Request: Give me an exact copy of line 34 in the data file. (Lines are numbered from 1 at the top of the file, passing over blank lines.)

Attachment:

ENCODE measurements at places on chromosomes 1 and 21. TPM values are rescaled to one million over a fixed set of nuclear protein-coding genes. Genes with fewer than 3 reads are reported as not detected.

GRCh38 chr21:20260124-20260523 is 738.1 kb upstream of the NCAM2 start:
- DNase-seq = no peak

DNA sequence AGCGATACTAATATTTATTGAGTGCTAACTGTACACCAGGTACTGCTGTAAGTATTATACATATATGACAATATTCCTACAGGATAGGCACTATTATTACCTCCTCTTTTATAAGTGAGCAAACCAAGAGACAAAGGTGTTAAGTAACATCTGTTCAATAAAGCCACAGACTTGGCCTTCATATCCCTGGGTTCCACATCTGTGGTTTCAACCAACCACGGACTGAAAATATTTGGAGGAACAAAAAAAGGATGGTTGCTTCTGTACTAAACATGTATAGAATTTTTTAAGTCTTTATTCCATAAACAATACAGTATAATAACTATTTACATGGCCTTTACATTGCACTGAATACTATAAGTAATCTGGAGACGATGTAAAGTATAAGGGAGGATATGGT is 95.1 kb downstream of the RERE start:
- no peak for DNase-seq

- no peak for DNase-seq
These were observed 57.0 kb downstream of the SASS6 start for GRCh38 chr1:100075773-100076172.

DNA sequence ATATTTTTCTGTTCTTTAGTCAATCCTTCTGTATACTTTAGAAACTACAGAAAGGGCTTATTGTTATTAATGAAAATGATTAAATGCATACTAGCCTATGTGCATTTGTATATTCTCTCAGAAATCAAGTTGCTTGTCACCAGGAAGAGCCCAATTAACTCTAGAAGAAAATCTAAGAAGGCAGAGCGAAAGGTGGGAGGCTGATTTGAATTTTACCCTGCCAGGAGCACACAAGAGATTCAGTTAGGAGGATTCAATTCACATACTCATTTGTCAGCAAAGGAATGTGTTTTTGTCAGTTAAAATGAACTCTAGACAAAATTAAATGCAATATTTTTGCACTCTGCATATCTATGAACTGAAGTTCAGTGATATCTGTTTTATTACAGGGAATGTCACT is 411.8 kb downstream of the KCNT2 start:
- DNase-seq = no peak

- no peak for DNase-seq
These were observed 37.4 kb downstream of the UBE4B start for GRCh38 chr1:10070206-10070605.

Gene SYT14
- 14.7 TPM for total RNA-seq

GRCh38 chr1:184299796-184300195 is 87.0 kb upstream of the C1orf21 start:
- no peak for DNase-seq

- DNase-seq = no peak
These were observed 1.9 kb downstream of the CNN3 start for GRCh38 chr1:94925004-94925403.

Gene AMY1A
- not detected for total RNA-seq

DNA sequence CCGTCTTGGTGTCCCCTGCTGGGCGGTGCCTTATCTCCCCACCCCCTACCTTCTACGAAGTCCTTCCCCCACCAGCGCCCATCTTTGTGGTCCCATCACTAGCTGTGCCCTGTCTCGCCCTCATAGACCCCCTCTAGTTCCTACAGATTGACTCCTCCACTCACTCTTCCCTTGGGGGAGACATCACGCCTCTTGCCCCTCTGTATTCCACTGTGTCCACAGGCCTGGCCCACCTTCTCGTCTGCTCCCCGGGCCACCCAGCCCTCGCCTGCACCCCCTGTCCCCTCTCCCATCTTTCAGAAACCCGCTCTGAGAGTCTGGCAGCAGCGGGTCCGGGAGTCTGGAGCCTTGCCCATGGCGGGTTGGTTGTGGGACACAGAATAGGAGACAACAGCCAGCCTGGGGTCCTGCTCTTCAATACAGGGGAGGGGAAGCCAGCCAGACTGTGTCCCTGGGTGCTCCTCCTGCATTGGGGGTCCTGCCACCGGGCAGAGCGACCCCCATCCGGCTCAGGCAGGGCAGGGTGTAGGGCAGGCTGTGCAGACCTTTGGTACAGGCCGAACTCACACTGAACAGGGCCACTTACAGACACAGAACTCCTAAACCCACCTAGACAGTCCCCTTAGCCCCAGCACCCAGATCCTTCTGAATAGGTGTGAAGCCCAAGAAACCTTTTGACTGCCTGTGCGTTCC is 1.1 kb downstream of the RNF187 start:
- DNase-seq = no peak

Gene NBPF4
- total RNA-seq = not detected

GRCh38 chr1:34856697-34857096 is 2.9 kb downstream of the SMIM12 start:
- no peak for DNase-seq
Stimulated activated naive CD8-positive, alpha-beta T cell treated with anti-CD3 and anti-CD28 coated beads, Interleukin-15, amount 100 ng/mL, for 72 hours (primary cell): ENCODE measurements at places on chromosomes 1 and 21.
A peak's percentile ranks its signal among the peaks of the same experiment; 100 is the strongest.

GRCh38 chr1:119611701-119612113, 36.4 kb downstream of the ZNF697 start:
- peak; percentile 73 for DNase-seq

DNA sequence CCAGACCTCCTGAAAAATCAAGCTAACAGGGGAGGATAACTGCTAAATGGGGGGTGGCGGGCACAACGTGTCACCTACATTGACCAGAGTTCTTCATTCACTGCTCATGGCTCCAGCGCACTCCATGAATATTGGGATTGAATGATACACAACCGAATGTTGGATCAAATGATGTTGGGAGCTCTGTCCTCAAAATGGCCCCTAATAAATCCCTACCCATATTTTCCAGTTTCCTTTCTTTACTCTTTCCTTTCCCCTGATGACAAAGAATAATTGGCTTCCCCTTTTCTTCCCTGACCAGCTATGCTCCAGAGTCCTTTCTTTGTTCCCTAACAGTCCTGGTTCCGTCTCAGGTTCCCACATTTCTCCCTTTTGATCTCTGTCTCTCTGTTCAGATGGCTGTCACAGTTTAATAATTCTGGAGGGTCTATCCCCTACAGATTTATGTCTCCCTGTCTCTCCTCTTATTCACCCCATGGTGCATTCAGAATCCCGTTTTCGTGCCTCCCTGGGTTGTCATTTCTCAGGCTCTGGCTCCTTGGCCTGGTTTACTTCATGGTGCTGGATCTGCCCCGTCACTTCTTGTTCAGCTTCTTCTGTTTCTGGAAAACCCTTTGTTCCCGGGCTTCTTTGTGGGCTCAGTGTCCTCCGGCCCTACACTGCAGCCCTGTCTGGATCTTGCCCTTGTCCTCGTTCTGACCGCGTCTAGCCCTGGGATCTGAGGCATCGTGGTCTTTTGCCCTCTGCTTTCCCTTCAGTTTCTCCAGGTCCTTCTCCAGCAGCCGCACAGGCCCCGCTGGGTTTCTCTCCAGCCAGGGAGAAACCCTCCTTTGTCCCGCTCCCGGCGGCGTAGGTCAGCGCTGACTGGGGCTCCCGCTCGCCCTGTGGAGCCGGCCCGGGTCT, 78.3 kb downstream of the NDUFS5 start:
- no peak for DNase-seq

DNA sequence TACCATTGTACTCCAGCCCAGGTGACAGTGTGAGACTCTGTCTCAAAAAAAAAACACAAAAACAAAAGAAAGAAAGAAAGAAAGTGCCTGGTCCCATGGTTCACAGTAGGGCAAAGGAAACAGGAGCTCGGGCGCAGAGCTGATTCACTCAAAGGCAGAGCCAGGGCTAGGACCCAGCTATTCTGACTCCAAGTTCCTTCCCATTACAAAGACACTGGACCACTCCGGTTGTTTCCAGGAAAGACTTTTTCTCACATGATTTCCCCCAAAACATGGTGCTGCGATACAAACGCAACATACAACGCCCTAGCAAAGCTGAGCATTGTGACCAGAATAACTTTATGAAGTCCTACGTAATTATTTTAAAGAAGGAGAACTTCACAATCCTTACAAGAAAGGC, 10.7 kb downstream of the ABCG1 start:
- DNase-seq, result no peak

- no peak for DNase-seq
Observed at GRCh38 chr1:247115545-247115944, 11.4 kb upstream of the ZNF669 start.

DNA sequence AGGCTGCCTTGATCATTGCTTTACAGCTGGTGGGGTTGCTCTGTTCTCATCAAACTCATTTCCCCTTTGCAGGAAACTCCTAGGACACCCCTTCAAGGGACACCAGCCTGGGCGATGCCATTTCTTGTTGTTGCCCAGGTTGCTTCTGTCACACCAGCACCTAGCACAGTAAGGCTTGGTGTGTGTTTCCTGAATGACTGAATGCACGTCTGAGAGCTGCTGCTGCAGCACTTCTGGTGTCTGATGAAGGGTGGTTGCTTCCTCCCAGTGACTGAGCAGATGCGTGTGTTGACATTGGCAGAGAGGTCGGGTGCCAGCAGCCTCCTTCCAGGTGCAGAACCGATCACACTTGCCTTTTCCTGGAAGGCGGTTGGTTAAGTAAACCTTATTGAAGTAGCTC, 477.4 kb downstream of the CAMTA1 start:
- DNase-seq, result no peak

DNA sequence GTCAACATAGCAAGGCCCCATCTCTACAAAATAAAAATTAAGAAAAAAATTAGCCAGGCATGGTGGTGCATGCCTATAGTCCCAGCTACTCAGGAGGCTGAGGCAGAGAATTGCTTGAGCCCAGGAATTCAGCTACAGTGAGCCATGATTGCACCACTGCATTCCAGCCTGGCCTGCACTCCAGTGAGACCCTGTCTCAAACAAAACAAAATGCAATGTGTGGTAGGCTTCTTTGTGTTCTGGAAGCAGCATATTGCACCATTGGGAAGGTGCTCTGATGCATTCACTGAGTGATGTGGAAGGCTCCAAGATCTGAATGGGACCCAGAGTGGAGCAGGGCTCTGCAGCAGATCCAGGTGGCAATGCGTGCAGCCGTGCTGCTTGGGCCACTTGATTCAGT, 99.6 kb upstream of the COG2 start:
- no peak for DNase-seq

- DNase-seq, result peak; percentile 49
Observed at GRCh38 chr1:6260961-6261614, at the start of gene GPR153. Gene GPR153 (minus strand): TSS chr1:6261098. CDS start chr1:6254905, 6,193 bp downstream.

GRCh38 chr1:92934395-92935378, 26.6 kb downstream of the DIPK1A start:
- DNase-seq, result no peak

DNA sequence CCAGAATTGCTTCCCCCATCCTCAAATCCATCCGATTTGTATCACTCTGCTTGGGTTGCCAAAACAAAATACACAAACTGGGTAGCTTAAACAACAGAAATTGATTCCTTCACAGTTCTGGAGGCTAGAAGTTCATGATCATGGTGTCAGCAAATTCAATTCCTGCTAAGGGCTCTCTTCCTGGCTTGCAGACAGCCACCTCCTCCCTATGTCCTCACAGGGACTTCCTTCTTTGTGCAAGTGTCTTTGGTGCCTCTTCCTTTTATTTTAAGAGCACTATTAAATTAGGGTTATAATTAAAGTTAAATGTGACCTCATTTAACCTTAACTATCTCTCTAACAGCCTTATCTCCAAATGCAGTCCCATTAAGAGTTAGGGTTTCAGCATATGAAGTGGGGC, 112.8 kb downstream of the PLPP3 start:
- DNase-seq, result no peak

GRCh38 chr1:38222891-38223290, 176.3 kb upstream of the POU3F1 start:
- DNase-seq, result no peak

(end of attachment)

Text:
- no peak for DNase-seq